|Big News from Disney CEO Bob Iger|
Last Tuesday, during a shareholder’s meeting, Disney CEO Bob Iger announced that sequels to two of Pixar’s heaviest hitters are planned for the future. After ten years, a sequel to The Incredibles 2 has been greenlit, bringing the superhero family back to the big screen. Also announced by Iger was the return of the Radiator Springs crew in a third installment of Cars. Should The Incredibles tread the thin ice of the sequel world? Do we need a third Cars film? darthmaz314 weighs in.
The Incredibles is a shining example of Pixar’s masterfulmodel for storytelling in the modern world. This model has at its core, the creation of a great story, which acts as the foundation for all that follows in the development of the film. Pixar attempts to create a story that engages people; not just young people or parents, or people who buy toys, or people who like animation. All of the best Pixar films are driven by stories that allow the audience to relate to real-life situations. The Incredibles does this in so many ways, although you may not recognize it because, as a viewer, you are having too much fun following the story, or enjoying the great dialog, or the actors’ fine voice performances, or the amazing way that Pixar artists have recreated life in stunning detail from a collection of millions of triangular pixels in a computer.
|One Big, Happy, Incredible Family|
On the surface, The Incredibles is very entertaining film. But it is also much more than this. The Incredibles is an animated superhero film that deals with the issues of mid-life crisis, a married couple’s struggle to keep their relationship afloat amidst stagnation and doubt, a child’s rejection by a larger than life role model and the damage that does not only to the child, but to the world, and our society’s obsession with tearing down heros…just to mention a few. Are you kidding me? How many live action films manage to tackle all that emotional baggage and not come off as a preachy piece that tugs way too hard at your heartstrings in search of Oscar votes?
The Incredibles takes it all on, while telling an animated action-adventure tale, which is ultimately marketed for children. Do I want to see a sequel? Absolutely, but only if the sequel can come close to the original in terms of story, character development, and the ability to connect to the audience. That may be a tall order, but if anyone can do it, Pixar can. They did is last year.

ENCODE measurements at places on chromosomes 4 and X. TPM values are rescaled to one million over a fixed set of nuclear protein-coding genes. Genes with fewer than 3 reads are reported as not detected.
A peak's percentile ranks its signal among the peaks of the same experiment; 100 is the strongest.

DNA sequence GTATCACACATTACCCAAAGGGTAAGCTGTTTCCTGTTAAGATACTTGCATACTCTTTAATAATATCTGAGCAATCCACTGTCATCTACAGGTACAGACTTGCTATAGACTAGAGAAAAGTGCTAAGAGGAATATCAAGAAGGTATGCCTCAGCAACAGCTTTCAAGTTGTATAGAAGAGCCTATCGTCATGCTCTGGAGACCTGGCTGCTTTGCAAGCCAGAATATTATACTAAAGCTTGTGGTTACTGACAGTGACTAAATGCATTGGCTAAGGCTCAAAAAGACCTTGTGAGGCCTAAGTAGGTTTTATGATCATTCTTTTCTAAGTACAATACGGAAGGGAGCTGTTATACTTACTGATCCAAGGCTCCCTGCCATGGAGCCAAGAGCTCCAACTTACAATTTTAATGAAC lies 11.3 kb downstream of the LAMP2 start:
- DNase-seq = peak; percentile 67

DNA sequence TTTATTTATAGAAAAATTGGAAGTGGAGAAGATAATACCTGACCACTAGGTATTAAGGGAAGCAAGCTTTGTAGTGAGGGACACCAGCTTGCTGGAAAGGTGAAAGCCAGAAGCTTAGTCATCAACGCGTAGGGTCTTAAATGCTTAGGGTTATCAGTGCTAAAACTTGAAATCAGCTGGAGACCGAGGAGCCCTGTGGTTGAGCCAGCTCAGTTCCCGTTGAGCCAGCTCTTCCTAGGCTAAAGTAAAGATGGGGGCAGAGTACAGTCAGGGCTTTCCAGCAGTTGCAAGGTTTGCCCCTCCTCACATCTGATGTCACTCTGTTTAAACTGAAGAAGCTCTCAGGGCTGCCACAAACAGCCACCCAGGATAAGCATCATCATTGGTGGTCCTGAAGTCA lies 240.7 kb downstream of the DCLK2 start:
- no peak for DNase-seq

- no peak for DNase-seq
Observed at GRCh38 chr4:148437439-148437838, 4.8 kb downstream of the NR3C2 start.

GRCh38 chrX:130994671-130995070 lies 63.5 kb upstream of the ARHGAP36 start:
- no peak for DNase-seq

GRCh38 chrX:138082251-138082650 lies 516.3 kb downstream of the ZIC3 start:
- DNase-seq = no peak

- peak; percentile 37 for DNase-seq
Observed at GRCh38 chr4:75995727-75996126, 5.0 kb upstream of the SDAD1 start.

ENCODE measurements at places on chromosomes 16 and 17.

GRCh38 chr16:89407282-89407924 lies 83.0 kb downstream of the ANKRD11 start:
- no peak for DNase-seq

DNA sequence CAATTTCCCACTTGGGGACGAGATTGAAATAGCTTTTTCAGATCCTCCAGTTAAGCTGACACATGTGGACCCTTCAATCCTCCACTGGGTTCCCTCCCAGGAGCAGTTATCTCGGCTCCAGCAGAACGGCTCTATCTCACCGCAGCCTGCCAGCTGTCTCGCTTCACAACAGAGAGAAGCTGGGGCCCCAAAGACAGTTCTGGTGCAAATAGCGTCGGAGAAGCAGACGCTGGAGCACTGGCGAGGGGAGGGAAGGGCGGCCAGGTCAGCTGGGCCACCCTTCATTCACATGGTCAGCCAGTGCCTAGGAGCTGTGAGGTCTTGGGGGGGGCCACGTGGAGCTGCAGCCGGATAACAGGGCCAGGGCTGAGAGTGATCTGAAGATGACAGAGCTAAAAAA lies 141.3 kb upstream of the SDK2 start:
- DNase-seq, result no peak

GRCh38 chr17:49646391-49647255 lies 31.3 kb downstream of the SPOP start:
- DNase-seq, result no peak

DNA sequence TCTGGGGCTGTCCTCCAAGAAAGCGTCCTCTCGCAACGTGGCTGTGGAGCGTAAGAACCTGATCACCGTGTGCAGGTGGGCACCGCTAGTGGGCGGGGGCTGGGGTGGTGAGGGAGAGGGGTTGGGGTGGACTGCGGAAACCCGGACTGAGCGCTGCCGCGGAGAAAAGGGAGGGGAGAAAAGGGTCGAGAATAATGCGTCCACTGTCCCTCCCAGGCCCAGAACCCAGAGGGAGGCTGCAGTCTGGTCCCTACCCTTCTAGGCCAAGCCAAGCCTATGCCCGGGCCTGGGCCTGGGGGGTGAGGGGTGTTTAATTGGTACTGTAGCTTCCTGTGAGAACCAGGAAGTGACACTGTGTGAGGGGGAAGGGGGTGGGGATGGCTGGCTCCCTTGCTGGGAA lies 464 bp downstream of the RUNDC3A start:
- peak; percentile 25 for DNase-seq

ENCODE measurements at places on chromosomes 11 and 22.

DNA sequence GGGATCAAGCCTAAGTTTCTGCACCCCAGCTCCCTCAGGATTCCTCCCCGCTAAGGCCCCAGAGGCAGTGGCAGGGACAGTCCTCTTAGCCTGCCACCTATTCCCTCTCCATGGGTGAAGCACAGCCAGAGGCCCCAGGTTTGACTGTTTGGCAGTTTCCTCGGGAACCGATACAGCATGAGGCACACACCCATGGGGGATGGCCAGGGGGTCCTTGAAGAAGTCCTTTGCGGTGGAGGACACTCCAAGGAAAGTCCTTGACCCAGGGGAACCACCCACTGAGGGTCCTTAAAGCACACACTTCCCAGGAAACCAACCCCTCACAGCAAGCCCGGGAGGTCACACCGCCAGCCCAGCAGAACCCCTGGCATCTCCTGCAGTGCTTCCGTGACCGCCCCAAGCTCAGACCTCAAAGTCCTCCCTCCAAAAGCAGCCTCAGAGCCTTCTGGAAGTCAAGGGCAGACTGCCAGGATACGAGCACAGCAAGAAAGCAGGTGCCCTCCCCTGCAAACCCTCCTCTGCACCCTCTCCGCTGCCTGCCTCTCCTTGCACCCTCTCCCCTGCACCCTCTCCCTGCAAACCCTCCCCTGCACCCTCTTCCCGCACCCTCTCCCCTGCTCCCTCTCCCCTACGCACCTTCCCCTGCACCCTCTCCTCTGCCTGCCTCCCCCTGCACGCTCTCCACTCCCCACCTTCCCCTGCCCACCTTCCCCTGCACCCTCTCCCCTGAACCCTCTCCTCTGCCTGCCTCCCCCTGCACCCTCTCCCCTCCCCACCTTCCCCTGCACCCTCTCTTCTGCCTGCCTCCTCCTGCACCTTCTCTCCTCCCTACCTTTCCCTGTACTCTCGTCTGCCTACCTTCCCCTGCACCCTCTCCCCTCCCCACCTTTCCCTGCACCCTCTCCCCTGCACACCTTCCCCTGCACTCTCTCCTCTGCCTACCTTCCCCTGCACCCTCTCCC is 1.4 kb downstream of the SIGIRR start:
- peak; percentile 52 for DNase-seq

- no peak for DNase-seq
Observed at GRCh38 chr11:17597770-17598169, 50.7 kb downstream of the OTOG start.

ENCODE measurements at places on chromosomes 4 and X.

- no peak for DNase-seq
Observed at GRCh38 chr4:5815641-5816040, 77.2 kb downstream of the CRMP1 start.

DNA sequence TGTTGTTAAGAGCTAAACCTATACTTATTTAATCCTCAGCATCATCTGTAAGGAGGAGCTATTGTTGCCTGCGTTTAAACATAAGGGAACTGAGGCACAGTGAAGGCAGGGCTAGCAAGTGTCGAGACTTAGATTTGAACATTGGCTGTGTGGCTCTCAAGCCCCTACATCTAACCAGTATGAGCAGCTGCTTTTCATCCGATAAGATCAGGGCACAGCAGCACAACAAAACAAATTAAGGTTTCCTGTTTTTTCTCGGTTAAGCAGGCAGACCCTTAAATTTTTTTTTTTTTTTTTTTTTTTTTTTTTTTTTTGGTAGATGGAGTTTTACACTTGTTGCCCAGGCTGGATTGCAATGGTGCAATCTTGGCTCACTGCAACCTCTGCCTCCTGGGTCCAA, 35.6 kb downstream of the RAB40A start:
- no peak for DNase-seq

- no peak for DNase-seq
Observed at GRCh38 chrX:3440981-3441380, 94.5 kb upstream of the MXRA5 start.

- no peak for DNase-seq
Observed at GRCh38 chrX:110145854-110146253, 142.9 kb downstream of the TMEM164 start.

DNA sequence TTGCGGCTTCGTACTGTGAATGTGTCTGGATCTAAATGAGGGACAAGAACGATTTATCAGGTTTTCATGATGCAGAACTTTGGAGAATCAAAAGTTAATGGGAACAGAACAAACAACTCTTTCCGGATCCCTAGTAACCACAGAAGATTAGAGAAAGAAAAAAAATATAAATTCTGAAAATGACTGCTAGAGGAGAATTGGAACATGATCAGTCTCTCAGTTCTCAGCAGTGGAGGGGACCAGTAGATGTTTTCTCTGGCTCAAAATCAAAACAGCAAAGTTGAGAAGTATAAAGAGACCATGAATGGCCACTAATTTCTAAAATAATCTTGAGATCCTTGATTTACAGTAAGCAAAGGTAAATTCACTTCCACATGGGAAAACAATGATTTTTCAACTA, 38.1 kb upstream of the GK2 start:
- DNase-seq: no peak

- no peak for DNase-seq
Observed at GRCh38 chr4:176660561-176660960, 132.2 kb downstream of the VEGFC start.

Aside from the Toy Story trilogy, in which each sequel
its predecessor, Monsters University is the best example of Pixar successfully bringing
back the magic of one of its blockbusters in a sequel. Initially, I was not
wildly impressed by Monsters University. The first film had earned such a
special place in my heart, that any sequel would almost definitely be a
letdown. In fact, I considered the sequel just that after I had seen it in the
theater. However, after seeing it a few more times on Blu-ray, I came to
appreciate it more and more. It was then that I began to appreciate how this
story, perhaps even more than the original, had taken fictitious monsters made
of computer pixels and infused them with more emotion and humanity than most of
the characters portrayed by human beings in live action films. This coupled
with the stunning recreation of reality displayed in the visuals of the film
catapulted near the top of my Pixar list.
|"Cars 3, really?"|
Incredibles sequel? Bring it on. Another Cars? I am not so sure. I loved Cars as much as the next Disney fan. It too is one of my favorite Pixar films. However, the sequel is the one misstep in what has otherwise been a truly phenomenal run by the animation giant. Is Cars 2 a complete disaster devoid of any entertainment value? Not by any means. Does it stand toe to toe with some of the other classic titles Pixar has produced? Not by any means.
One problem with evaluating Cars 2 stems from the fact that the film is held to an undeniably high standard. Pixar set the bar so high and really never had to lower it. The Pixar audience grew so used to excellence and came to expect it year after year. Cars 2 is no worse than Turbo or How to Train Your Dragon, but when you hold it up against the original Cars, Finding Nemo, and The Incredibles, it pales in comparison.
It is even difficult to pinpoint why I did not enjoy Cars 2 was much as the original. It did have elements of humor and sentimentality and it was entertaining enough to keep your interest. Yet the story was not up to par with the usual Pixar film. Cars 2 seems to skim the surface rather than dig in deep and force the audience to invest in the story. As an adult, it made you feel that you were too old to be watching it, whereas with other Pixar films, you almost feel bad that the kids don't get the more mature references and jokes.
My opinion aside, (because who really reads this anyway?)Cars 2 also failed to garner much critical acclaim. It is widely regarded as a sub-par Pixar film, although it did gross more at the world box office than its predecessor ($560 million compared to $462 for Cars.) Considering the box office numbers, it is easy to see why Disney would greenlight another Cars film. Couple this with the fact that Carsland in Anaheim’s Disney California Adventure park has been a huge success, revitalizing that park and prompting rumors that an east coast version is destined for Walt Disney World. In addition, the merchandising of the Cars brand has been a virtual printing press of cash for Disney. For all these reasons, Cars 3 makes perfect sense. We will all have to place
our faith that Pixar can bring back the magic and charm of the original in the second sequel.
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